Dear nvidia dev team:
Through the TX2 datasheet v0.91
The memory controller section(page 12)
It said that the memory controller delivering up to 59.7GB/s peak bandwidth.
Could you tell me how to achieve this bandwidth?
No matter which method I choose, I could only get about 23GB/s(23676.94MB/sec) speed in maximum.
sysbench --test=memory --memory-block-size=8M --memory-total-size=128G --num-threads=6 run
Before running, please doing below setting:
- Setting CPUs to max freq
- Setting Max EMC rate
- Disable Tegra CPU Quiet and set current gov to runnable
- Enabling the 2,3,4 cores if not
After set completed and run again. Thanks!
I got this test result by running:
sudo nvpmodel -m 0
any extra stuff I misssed?
We will check this issue for internal and update to you.
How did your sysbench test the bandwidth? Is it doing memory I/O?
In fact, there are still many MC clients have activity. As a result, it has chance underestimating the bandwidth.
sysbench is a standard benchmark tool, you could use apt-get to install it.
Yes, basically it is doing memory I/O.
But I cannot take your advise that the bandwidth is under-estimating due to MC clients have other activity. Because sysbench could designation thread numbers, and no matter how may thread it is running 23GB/s(23676.94MB/sec) is the best result I could get. And it is about half performance as the MC noted in the manual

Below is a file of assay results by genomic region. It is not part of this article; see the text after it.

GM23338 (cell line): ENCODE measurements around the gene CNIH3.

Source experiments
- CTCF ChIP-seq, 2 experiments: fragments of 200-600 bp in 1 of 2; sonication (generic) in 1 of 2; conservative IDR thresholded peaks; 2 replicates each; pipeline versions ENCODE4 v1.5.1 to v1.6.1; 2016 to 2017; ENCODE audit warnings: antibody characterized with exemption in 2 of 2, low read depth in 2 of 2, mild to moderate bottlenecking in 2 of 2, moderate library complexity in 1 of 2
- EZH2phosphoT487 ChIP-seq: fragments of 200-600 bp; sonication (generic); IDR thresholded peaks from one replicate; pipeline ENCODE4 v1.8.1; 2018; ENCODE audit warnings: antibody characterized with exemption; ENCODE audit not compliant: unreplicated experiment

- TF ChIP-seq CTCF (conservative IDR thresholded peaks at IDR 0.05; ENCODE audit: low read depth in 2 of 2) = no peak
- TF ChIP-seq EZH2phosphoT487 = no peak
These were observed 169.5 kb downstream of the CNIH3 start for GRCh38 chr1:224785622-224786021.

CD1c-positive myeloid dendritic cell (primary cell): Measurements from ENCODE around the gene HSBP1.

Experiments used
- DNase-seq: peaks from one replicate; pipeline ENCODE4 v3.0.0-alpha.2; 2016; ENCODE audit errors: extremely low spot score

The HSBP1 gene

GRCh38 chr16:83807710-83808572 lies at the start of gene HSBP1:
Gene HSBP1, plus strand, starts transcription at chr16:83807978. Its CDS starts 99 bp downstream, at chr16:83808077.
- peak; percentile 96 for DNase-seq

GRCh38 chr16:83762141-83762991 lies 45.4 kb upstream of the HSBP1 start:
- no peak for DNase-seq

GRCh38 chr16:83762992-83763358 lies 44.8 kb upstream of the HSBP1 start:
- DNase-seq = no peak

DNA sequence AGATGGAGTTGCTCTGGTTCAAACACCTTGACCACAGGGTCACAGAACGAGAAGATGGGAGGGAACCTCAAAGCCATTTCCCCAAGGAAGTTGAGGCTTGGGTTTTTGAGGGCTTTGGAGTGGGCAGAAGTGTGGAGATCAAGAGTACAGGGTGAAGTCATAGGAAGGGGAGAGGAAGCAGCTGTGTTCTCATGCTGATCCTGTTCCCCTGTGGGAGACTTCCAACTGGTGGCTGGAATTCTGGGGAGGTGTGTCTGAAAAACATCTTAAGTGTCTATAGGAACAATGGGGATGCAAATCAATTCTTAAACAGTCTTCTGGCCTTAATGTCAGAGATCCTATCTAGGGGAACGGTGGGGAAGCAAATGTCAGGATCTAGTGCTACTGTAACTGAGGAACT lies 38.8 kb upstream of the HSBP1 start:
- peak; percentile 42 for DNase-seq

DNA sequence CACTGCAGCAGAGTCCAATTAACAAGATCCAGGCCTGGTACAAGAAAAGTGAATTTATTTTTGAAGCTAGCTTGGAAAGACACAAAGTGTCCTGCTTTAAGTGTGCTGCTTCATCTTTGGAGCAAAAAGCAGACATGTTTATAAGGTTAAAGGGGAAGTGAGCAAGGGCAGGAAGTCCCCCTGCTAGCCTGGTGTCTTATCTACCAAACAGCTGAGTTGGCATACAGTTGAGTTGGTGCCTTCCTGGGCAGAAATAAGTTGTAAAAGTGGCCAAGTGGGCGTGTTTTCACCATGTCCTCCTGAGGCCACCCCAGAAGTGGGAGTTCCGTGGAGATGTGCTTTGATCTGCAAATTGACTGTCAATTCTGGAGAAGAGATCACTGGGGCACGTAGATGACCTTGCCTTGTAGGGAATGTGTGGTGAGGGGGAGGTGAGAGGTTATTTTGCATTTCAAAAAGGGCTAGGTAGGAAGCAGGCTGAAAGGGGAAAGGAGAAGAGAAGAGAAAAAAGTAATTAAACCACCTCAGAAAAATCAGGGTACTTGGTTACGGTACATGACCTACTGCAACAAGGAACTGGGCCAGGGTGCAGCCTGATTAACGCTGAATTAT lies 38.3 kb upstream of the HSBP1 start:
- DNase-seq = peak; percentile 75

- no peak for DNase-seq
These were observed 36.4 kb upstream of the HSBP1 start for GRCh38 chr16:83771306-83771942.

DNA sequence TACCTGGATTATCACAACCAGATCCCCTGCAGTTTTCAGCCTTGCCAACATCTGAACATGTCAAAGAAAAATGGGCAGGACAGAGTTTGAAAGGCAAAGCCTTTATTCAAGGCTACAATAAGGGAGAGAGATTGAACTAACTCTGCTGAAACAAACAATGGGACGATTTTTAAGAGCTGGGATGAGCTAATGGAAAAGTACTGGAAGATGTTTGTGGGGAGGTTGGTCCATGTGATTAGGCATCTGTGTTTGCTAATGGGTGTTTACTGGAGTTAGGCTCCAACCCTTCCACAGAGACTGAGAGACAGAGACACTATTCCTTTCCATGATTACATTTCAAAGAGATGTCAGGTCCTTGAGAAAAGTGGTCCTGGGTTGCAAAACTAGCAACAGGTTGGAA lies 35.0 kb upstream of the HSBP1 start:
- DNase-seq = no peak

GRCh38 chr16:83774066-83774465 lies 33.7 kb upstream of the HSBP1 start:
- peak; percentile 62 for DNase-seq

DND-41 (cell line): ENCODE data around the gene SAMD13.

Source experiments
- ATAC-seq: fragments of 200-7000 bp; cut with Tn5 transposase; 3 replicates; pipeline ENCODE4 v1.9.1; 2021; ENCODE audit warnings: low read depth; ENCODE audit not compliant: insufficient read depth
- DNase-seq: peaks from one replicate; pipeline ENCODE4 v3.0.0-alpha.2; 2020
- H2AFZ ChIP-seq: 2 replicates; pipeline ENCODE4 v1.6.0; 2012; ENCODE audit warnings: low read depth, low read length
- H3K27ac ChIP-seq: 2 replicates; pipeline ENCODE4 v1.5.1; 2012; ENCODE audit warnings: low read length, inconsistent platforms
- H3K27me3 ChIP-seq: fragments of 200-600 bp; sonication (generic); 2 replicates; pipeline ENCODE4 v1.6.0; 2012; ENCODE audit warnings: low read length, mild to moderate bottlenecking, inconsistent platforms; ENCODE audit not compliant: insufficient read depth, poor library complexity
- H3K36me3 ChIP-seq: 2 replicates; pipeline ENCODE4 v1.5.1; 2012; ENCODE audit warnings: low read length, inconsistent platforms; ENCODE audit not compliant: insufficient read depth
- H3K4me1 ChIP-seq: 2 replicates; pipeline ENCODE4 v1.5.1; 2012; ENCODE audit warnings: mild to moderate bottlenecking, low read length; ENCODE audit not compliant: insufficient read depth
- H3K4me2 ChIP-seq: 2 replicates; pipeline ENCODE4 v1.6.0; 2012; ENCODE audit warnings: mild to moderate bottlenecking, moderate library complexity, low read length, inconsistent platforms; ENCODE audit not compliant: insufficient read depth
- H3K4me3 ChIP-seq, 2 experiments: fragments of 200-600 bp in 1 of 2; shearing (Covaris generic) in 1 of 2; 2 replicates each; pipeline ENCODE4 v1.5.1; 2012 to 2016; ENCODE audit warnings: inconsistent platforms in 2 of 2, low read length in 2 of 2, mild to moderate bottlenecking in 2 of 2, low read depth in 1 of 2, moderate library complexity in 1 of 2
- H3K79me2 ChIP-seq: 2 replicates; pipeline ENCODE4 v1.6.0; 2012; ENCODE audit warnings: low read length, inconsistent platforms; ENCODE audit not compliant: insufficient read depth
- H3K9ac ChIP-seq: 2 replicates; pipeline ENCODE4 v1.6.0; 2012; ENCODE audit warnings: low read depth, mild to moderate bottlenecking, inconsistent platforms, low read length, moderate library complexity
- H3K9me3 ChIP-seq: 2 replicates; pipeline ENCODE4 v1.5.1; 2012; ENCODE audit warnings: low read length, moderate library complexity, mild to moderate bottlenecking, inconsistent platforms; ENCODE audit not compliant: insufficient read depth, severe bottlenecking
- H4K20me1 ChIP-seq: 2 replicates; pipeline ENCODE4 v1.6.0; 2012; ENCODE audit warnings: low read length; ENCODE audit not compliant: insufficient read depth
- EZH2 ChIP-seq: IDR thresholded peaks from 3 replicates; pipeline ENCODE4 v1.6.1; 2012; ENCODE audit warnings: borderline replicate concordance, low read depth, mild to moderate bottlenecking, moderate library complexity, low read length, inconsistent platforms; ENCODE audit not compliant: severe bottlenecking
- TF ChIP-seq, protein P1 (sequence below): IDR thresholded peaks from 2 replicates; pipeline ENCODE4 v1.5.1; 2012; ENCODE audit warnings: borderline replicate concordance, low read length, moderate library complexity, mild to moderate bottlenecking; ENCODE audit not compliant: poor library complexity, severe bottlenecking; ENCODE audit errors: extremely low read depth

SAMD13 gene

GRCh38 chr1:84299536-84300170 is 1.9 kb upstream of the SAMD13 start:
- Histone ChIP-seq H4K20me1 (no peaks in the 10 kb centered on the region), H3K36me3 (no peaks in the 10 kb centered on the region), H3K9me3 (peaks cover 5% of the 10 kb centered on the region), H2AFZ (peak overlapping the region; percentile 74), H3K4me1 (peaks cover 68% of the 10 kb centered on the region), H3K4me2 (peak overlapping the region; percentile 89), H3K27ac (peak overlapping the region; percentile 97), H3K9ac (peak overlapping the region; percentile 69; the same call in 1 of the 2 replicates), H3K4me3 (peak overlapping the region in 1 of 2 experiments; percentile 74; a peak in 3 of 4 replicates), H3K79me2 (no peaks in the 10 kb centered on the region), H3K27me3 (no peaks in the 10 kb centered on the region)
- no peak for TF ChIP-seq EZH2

We also have one 23GB/s result internally, but that is the speed of RAM r/w instead of “memory controller” bandwidth. Thus, I suspect your result just indicates the speed of RAM read/write.
Another internal tool that measures the speed of memory controller gives out a result up to 50GB/s which is near the spec.
Some other things to check:
The Jetson only has 8 GB of RAM, some of which is locked by kernel and GPU. Does that matter, or does this option just tell the tool for how long to run?
Separately, is the tool reporting bandwidth for a read+write operation, or just for a read (or write) operation?
Does the tool get more bandwidth with a single thread, or two threads only?
Is the sysbench tool optimized for AArch64 architecture, or is it actually CPU execute bound rather than memory bound?
Just a note: When testing performance of 1 thread memory operation I found out that changing the memory block size from 8M to 1M can increase the performance by up to 20%. With the increasing number of threads, the block size loses on importance.
May I please know the conclusion of above discussion?
Were you able to measure the current DDR bandwidth being utilised under a load?
I would like to measure it when a neural network inference is being calculated on a Xavier.